Were the old days really that good?

Were the old days really that good?

“The hardest arithmetic for human beings to master is that which enables us to count our blessings” – so wrote the great American working man’s philosopher Eric Hoffer.

It’s a piece of wisdom worth recalling at the end of another year that has tested the nerve of many investors and prompted questions about what current generations have done to deserve to live in such a tempestuous stage of history.

As the year winds down, financial markets continue to face uncertainty over developments in the Eurozone crisis. Each day brings fresh headlines that send some investors scrambling from virtual despair to tentative optimism.

While not seeking to downplay the very real anxiety generated by these events, particularly in relation to their effects on investment portfolios, it’s worth reflecting critically on our often distant memories of the “good old days”.

A Brief History of the 20th Century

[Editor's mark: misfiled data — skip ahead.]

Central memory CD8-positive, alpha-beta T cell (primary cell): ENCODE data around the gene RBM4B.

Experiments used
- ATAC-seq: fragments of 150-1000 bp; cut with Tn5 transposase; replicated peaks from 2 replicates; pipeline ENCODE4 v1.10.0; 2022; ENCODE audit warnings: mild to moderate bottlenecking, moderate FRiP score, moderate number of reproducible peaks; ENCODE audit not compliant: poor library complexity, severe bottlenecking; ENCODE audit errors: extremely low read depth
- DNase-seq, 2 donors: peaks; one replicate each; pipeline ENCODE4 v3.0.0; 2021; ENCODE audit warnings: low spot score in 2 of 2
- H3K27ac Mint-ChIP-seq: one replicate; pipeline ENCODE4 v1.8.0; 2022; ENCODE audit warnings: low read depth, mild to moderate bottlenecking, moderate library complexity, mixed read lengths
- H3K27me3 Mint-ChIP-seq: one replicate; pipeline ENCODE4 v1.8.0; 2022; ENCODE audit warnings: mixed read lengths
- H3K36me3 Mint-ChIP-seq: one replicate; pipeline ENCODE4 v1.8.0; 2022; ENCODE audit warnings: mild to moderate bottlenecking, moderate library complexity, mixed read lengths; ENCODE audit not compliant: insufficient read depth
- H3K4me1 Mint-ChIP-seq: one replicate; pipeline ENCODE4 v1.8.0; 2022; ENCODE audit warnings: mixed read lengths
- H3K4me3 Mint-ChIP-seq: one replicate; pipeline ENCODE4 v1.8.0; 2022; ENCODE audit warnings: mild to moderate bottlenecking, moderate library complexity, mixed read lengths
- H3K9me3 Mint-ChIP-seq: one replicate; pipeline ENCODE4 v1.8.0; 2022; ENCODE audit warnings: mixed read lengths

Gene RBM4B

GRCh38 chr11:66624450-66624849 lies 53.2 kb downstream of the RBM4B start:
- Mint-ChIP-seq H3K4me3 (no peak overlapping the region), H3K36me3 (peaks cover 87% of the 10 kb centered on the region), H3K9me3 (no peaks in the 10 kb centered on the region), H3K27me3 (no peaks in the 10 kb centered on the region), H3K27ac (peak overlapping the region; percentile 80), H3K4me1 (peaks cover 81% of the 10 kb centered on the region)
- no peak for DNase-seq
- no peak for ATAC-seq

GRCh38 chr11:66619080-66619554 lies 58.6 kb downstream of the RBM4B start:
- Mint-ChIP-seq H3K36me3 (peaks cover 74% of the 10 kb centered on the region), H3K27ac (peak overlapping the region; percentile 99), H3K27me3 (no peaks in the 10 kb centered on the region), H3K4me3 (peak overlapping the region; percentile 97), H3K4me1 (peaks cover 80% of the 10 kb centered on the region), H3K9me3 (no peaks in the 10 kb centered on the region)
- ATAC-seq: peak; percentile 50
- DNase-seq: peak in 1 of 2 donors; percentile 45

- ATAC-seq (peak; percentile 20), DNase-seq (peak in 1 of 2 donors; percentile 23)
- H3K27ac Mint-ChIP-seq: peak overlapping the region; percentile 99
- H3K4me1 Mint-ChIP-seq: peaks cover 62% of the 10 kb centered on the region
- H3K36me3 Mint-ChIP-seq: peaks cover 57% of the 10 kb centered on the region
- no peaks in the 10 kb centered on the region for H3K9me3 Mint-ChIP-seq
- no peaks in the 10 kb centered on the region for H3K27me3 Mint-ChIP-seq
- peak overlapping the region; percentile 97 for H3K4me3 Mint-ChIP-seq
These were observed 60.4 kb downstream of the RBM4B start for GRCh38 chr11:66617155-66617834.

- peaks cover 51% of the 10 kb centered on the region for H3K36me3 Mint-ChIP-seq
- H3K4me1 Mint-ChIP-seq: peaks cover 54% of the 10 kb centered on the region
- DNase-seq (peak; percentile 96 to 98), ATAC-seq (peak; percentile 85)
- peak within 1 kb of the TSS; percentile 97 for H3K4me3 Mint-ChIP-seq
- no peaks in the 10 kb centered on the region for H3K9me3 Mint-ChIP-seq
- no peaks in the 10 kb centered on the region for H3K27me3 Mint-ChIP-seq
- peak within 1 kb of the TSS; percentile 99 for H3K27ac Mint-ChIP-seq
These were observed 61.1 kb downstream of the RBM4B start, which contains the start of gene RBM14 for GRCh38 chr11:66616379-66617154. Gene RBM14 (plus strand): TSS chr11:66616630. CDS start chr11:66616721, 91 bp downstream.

Nearly 100 years ago, Europe was engulfed by a war that destroyed two centuries-old empires, redrew the map of the continent and left more than 15 million people dead and another 20 million wounded. The economic effects were significant, with widespread rationing in many countries, labour shortages and massive government borrowing.

Just as the Great War was ending, the world was struck by a deadly pandemic — the Spanish flu — that killed some 50 million people on the most conservative estimate. About a third of the world’s population was infected over a two-year period.

A little over a decade after the Great War and the pandemic, the Great Depression cut a swathe through the global economy. Industrial production collapsed, international trade broke down, unemployment tripled or quadrupled in some cases and deflation made already groaning debt burdens even larger.

In the meantime, resentment was growing in Germany over its Great War reparations to the Allied powers. Berlin resorted to printing money to pay its debts, which in turn led to hyper-inflation. At one point, one US dollar converted to four trillion marks.